Here it may be argued that each phase of the process has been influenced. From concept, production to end-client delivery all parts necessarily either overtly or unconsciously account for the promotional constraints that such a medium inherently entails. Meaning an artist who profits from utilization of the’gallery view’ sales channels may coordinate their efforts, however individually measured as ultimately positive or negative, so as to achieve the best outcome when their work is seen through this type of platform.
A similar contention might be exponentially compounded for mixed media, larger three dimensional compositions, performance or any variety of visual art forms. If understanding the purpose of artistic creation to be unencumbered creation or sharing of novel interpretations, this type of self-reflexive and influential delivery mechanism should perhaps cause some misgiving.
Who’s Buying & Why?
Galleries and advisors were held as gatekeepers, the art world governments. The Tate’s two million followers on social media prove it can still be argued that source reputation and influence may precede deference to personal interpretations. At the minimum formal reputation may function as a type of collective indicator of quality filtering for what is an eclectically varied or perhaps commonly imperceptibly saturated field. And when seen as investment vehicles, this collective work test retains a significant impact.
An inconsistency appears though with bureaucratically structured gatekeepers now facing democratized, self-controlled and almost truly decentralized purchasing capacities. Art transactions are possible directly between just about any gallery’s producing and consuming target markets.
Through internet channels independently each artist has the potential to reach relatively unlimited audiences. Although their authority, expertise and or’formal’ stature might be diluted in the face of participant breadth as well as presentation context. At this time galleries or advisers may maintain an educated experience, discerning judgement and or appreciation far beyond the commonly grasped. Although a purchaser’s choice in choice could nevertheless be seen as a liberated one due to the multiple avenues permitting ownership accomplishment.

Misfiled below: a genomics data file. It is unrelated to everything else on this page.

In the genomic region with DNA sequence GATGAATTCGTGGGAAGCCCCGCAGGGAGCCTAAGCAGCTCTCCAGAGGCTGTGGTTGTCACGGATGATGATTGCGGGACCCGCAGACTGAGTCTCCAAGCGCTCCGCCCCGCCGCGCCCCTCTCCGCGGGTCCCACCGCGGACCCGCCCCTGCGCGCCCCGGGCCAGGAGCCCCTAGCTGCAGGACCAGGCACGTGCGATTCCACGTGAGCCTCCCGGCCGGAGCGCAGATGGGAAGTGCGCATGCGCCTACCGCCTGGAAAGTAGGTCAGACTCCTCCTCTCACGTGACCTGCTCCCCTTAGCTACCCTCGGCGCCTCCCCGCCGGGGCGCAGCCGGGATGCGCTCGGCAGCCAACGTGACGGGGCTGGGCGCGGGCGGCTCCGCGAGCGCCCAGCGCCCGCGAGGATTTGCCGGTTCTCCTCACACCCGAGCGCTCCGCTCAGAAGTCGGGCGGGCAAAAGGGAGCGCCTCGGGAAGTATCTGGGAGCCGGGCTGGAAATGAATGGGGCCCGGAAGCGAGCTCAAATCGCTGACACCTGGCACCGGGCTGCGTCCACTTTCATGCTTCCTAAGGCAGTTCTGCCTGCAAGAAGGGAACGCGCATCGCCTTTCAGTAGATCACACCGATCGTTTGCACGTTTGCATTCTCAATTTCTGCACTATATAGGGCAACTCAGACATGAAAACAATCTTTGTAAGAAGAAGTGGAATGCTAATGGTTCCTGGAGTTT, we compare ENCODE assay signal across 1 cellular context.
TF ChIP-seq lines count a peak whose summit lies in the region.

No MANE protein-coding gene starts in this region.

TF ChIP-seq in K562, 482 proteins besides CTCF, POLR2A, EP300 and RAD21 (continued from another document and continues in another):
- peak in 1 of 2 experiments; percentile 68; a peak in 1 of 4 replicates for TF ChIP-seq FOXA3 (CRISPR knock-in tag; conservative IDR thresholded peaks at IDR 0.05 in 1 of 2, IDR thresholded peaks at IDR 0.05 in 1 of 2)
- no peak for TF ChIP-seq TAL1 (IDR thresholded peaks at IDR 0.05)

Purchasers may decide to purchase straight from an artist or upon pro influence. Do they appreciate a composition or did they purchase it because they believed it to be of value. The democratization of availability calls into question how value may now be collectively assigned.
Pricing transparency was indicated as the single largest influential element. The safety concerns and utilization of reputable channels is more or less subsumed to that metric. If the website, channel or medium was not safe nor secure then any’transparency’ in pricing would naturally be secondary and untrue.
Yet to quantify price must be to defer to a collective or subjective interpretation. It’s the cost attainable during re-sell or what is self-ascribed from attachment or belief. By itself, transparency may offer no stable universally extendable footing. Value ascribed remains as variable as the art itself, it is derived from the eye of the beholder or market [beholders].
Online or off, publicly available options loosely dictate art sales being formed from a place of educated value recommendation or as a facilitation of subjective interpretation. Objective gradations and statements of a composition’s worth cannot be equally nor officially applied to all.